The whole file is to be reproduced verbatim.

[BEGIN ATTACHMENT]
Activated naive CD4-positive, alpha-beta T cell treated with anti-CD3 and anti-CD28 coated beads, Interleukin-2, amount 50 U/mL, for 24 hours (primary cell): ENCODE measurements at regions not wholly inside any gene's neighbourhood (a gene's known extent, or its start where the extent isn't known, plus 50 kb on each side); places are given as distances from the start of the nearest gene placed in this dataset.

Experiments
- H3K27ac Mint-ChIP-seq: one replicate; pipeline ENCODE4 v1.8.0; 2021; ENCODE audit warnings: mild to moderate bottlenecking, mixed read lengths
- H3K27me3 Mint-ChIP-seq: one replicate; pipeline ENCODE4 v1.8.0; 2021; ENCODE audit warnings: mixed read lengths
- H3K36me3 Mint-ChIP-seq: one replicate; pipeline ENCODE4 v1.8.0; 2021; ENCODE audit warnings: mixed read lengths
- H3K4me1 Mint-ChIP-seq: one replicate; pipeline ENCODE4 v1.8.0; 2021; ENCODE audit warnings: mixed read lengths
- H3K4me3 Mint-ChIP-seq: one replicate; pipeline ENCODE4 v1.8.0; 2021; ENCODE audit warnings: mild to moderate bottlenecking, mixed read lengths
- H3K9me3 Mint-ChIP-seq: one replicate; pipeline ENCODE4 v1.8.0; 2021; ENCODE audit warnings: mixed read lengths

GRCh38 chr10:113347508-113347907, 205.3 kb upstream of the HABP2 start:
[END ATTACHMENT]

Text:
Activated naive CD4-positive, alpha-beta T cell treated with anti-CD3 and anti-CD28 coated beads, Interleukin-2, amount 50 U/mL, for 24 hours (primary cell): ENCODE measurements at regions not wholly inside any gene's neighbourhood (a gene's known extent, or its start where the extent isn't known, plus 50 kb on each side); places are given as distances from the start of the nearest gene placed in this dataset.

Experiments
- H3K27ac Mint-ChIP-seq: one replicate; pipeline ENCODE4 v1.8.0; 2021; ENCODE audit warnings: mild to moderate bottlenecking, mixed read lengths
- H3K27me3 Mint-ChIP-seq: one replicate; pipeline ENCODE4 v1.8.0; 2021; ENCODE audit warnings: mixed read lengths
- H3K36me3 Mint-ChIP-seq: one replicate; pipeline ENCODE4 v1.8.0; 2021; ENCODE audit warnings: mixed read lengths
- H3K4me1 Mint-ChIP-seq: one replicate; pipeline ENCODE4 v1.8.0; 2021; ENCODE audit warnings: mixed read lengths
- H3K4me3 Mint-ChIP-seq: one replicate; pipeline ENCODE4 v1.8.0; 2021; ENCODE audit warnings: mild to moderate bottlenecking, mixed read lengths
- H3K9me3 Mint-ChIP-seq: one replicate; pipeline ENCODE4 v1.8.0; 2021; ENCODE audit warnings: mixed read lengths

GRCh38 chr10:113347508-113347907, 205.3 kb upstream of the HABP2 start: